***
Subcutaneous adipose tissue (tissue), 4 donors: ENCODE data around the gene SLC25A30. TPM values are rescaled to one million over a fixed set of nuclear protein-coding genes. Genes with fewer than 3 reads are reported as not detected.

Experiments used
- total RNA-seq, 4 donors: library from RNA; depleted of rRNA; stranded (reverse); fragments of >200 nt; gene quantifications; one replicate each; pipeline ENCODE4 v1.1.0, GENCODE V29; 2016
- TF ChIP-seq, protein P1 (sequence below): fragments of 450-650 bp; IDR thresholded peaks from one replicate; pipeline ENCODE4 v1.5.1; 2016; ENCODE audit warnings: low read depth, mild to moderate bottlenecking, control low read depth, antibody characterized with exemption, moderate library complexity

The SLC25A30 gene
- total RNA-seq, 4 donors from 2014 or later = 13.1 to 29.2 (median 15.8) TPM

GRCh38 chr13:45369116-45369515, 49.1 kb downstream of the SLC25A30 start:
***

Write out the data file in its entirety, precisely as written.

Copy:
Subcutaneous adipose tissue (tissue), 4 donors: ENCODE data around the gene SLC25A30. TPM values are rescaled to one million over a fixed set of nuclear protein-coding genes. Genes with fewer than 3 reads are reported as not detected.

Experiments used
- total RNA-seq, 4 donors: library from RNA; depleted of rRNA; stranded (reverse); fragments of >200 nt; gene quantifications; one replicate each; pipeline ENCODE4 v1.1.0, GENCODE V29; 2016
- TF ChIP-seq, protein P1 (sequence below): fragments of 450-650 bp; IDR thresholded peaks from one replicate; pipeline ENCODE4 v1.5.1; 2016; ENCODE audit warnings: low read depth, mild to moderate bottlenecking, control low read depth, antibody characterized with exemption, moderate library complexity

The SLC25A30 gene
- total RNA-seq, 4 donors from 2014 or later = 13.1 to 29.2 (median 15.8) TPM

GRCh38 chr13:45369116-45369515, 49.1 kb downstream of the SLC25A30 start: